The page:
If you are actively trying to make some sense out of existence, you may be more religious than you think you are. If you think you’re not religious because you don’t (or can’t) believe certain propositions put forward by religious groups, you may be surprised to learn that Christianity is not necessarily about believing stuff. According to James Rowe Adams, the primary focus of Christianity may not be about believing but about living in a community–a community in which you find companions in the search for meaning, a community where you can celebrate your triumphs and joys and can find support in failure and in sorrow, a community that provides rituals for the transitions of your life, a community that tells a story in which you can find a place for yourself. It is a story beginning with the recollections of the Hebrew-speaking people and of the early followers of Jesus, the teacher from Nazareth in Galilee.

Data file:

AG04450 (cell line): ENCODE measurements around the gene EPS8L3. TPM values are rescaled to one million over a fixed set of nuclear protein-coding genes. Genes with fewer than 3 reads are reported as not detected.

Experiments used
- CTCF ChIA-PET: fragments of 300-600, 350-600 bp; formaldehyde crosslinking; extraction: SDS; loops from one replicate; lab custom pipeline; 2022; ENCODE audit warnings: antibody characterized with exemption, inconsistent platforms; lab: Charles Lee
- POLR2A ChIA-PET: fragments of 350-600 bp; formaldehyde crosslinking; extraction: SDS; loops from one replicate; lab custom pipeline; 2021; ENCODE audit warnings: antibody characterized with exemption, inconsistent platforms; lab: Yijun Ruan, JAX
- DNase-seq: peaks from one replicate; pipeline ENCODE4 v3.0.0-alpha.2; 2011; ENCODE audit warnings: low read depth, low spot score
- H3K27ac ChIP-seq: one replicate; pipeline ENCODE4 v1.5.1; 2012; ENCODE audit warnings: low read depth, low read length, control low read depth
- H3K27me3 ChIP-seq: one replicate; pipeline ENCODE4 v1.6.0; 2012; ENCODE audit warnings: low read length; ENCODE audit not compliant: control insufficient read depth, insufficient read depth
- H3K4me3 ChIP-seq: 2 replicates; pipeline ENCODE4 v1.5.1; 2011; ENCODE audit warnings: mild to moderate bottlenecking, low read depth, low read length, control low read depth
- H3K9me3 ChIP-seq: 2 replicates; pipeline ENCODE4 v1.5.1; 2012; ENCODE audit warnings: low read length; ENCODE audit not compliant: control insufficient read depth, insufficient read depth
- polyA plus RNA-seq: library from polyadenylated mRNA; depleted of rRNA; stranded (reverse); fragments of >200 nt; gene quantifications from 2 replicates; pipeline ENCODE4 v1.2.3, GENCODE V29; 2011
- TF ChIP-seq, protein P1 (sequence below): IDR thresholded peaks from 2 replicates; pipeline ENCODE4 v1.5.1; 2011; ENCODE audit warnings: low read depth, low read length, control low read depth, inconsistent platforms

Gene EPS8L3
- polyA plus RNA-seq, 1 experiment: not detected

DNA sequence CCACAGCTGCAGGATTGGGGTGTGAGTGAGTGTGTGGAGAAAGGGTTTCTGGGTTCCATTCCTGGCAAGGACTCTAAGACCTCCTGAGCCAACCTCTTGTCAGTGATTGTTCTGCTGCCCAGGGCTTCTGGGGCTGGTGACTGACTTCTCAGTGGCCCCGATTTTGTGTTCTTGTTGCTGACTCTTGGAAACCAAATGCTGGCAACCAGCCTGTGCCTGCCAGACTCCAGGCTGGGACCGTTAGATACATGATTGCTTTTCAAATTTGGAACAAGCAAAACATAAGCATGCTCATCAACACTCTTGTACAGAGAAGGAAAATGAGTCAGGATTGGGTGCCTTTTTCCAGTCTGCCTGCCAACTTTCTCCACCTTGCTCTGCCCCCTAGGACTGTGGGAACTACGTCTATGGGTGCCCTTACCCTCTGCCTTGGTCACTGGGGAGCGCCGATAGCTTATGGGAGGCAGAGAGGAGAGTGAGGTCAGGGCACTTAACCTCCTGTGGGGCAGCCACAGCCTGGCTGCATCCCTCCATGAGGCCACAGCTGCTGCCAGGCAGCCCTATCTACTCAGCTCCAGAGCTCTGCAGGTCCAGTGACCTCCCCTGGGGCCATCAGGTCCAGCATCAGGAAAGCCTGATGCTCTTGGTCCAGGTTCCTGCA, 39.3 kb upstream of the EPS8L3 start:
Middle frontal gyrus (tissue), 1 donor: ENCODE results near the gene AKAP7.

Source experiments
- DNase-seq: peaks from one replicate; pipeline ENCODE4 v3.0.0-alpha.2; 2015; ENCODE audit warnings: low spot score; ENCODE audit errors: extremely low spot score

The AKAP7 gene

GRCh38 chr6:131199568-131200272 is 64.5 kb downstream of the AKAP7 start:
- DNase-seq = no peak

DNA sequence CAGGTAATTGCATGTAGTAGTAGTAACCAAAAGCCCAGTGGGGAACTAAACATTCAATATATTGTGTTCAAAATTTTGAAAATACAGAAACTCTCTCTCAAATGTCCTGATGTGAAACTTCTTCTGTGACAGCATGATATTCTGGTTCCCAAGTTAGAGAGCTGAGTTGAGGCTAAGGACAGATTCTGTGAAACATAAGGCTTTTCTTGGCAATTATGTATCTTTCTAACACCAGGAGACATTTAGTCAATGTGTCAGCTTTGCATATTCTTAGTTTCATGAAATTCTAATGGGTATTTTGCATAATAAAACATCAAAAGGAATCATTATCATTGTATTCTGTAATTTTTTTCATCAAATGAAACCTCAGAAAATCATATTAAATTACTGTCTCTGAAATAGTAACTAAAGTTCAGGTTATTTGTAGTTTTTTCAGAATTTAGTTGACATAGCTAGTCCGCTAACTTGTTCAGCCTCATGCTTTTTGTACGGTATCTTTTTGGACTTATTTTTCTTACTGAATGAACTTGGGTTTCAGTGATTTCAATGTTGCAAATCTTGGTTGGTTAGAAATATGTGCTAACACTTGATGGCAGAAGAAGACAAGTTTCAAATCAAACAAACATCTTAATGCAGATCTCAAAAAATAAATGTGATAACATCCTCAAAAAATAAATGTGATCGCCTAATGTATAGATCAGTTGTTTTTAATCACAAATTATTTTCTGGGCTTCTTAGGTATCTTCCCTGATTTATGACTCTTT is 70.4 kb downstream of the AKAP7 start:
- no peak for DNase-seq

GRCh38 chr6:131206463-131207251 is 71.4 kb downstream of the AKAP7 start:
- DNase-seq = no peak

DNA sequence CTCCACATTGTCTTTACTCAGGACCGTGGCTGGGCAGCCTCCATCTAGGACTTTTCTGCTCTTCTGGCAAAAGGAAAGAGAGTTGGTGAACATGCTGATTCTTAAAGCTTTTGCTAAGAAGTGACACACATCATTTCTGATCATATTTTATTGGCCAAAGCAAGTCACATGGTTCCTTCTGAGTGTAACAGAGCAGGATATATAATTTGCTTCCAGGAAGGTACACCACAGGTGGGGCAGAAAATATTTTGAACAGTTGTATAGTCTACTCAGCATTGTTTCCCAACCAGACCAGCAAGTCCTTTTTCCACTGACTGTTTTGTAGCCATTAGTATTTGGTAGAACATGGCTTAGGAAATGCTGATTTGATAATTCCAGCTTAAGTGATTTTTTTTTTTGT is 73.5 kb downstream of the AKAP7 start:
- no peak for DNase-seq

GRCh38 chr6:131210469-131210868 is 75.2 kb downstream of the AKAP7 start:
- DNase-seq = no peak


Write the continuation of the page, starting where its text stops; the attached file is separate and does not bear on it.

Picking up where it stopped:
You may think you’re not regilious because you see yourself as an agnostic or atheist, as a humanist or secularist, as a skeptic or doubter, or as a person who is spiritual but not religious. However you see yourself, you may find yourself feeling right at home among Christians who use the word “God” as Adams does in reference to certain kinds of experiences but who resist talking about “God” as a sort of being who occasionally intervenes in nature or in human history.